Posts tagged “NCSU”
Richard "Dick" Daugherty, a former senior executive at IBM, a longtime champion of NCSU's Centennial Campus, and a driving force behind the new strategic plan for Research Triangle Park, is among the latest inductees for the Raleigh Hall of Fame. Way to go, Dick. You deserve this honor.
The race to be first to bring gigabit-speed Internet access across the Triangle and Triad may be won by AT&T, not Time Warner Cable or Google Fiber. The North Carolina Next Generation Network consortium says it is recommending that six city governments approve AT&T's proposal. However, the group is not precluding other companies from the project.
Early Thursday, the North Carolina Next Generation Network consortium issued a full statement explaining why it is recommending that six cities in the Triangle and the Triad "enthusiastically approved" support for AT&T's proposal to create an ultra-fast Internet network for the region.
Special Report: Need quick energy? Eat a banana - it's as good as a commercially developed energy drink that cost millions to develop. So say scientists at the 350-acre North Carolina Research Campus in Kannapolis, who are bringing teams of scientists and the latest technology to bear on how to get the maximum in health benefits, human performance, and disease fighting power from fruits, vegetables, nuts and grains. WRALTechWire's Allan Maurer has the inside story.
Jim Whitehurst, chief executive officer at Red Hat, is the 2014 William C. Friday Award winner. The award, which dates back to 2000, is selected by NCSU's Park Scholars.
Researchers at N.C. State University have developed a new, stretchable antenna that can be incorporated into wearable technologies, such as health monitoring devices.
Editor's note: Jim Shamp, director of public relations for the N.C. Biotechnology Center, reached out to The Wall Street Journal after a recent story warned that the deadly "chikungunya" virus is headed for the U.S. A Raleigh firm - Arbovax - could have a solution, he said. WRALTechWire suggested that he write a blog about what occurred. He did. We reprint it in full.
Raleigh-based Lookout Capital just bet $8 million of its investors' money on Wright Foods and technology to deliver produce that stays fresh longer. So what factors made Lookout and the fund's backers to place the bet? In an exclusive Q&A, Lookout founder Merrette Moore offers details. he also has advice for entrepreneurs seek to raise money.
Aseptia, which operates as Wright Foods and utilizes patented food processing technology developed at N.C. State, has closed on a third round of financing totaling $28 million. Lookout Capital pours in $8 million.
Raleigh-based Lookout Capital is betting big time that Wright Foods can deliver "green" produce that consumers really want. The firm is investing nearly $8 million in Aseptia, which operates as Wright Foods.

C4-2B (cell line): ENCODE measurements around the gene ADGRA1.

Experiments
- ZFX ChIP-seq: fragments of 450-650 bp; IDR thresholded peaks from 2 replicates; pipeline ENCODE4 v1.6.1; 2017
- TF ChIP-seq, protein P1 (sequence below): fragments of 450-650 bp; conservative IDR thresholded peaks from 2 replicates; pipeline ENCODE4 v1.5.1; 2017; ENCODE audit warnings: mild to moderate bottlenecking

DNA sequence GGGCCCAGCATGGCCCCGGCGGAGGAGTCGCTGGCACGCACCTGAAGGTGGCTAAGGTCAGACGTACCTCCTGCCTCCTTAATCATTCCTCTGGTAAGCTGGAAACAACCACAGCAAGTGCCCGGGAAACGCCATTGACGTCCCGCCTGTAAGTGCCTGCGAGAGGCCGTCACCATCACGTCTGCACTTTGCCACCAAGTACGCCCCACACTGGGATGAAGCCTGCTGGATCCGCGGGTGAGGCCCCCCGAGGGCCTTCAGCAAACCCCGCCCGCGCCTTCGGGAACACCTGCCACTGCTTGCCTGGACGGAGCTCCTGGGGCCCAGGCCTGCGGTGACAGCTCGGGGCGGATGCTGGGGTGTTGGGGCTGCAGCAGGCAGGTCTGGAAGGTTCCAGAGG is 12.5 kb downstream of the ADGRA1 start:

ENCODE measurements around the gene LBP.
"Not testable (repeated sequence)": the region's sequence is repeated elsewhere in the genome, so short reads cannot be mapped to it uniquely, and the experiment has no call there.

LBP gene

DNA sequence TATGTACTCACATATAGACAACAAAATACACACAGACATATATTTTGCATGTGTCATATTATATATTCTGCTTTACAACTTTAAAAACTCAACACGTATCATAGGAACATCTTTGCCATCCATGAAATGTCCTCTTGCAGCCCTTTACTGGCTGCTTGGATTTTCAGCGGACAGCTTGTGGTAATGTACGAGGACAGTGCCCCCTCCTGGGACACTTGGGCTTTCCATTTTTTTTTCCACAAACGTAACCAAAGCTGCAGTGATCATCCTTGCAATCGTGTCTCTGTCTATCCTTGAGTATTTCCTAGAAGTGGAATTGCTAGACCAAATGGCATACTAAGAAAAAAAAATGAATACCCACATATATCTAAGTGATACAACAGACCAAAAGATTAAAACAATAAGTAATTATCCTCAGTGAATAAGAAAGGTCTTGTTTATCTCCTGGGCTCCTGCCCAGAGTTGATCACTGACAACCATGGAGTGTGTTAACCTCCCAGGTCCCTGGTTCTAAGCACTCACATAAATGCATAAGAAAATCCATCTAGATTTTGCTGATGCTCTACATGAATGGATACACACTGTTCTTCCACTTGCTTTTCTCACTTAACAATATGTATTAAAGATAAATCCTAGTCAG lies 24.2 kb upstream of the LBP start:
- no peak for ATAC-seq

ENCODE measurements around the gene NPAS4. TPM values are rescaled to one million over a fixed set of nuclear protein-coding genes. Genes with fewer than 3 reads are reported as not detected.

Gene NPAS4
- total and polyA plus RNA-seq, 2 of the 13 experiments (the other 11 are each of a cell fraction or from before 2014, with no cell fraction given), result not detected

North Carolina's Biotechnology Center helped fuel the launch and growth of life science startups over the last quarter of 2013 with $1.6 million in grants and loans. Meanwhile, Biotech Center-backed firms raised another $10 million in outside funding.
The people spearheading the NCNGN project are pushing ahead with their own plans even as they welcome the news that a Google Fiber network could be headed to the Triangle. "This is great news for the region, but this is still preliminary and our efforts are still continuing," said Elise Kohn
Late last month, the N.C. Economic Development Board presented a long-term jobs creation blueprint to Gov. Pat McCrory. And NCSU economist Dr. Michael Walden likes a lot of what he sees. He even has ideas about how the state should be branded.
North Carolina State University will lead a group of six universities and 18 private-sector companies - including Durham-based Cree, ABB, RFMD and Vacon - in a new manufacturing innovation institute that President Barack Obama announced during his Wednesday visit to the Triangle.
Researchers at UNC-Chapel Hill say they have found a way to turn solar power into a 24-hour-a-day power source by using the sun's energy to separate water molecules and create hydrogen fuel. In making the breakthrough, they received a powerful boost from scientists at N.C. State.
North Carolina State University's Office of Technology Transfer is opening an office suite at HQ Raleigh, a shared office space provider. NCSU wants to better link its entrepreneurial students and staff with the startup community, and HQ members will gain access to NCSU's expertise in transitioning university technology to the private sector.
If the war on cancer is won - finally - someday, a team of scientists and students in the joint biomedical engineering program at N.C. State and UNC-Chapel Hill could be a significant reason. But their technology approach is different than the high-profile nanotech program developed by Dr. Joseph Simone and Liquidia. In an exclusive interview with WRALTechWire, the lead author of a new paper describes the potentially big breakthrough using small, small particles.
Analysis: My calendar is already booked solid for presentations about the economic future all around North Carolina. I always open my talks with a well-worn joke - that economists are better at predicting the past than the future. After the laughter subsides, I make the serious point that economic forecasting has a high error rate, especially when the forecasts are for specific numbers like the jobless rate, new jobs created and the change in spending. However, economists are much better at recognizing and predicting general economic trends. So, let me begin with economic trends for 2014. I - and most economists - see several good trends.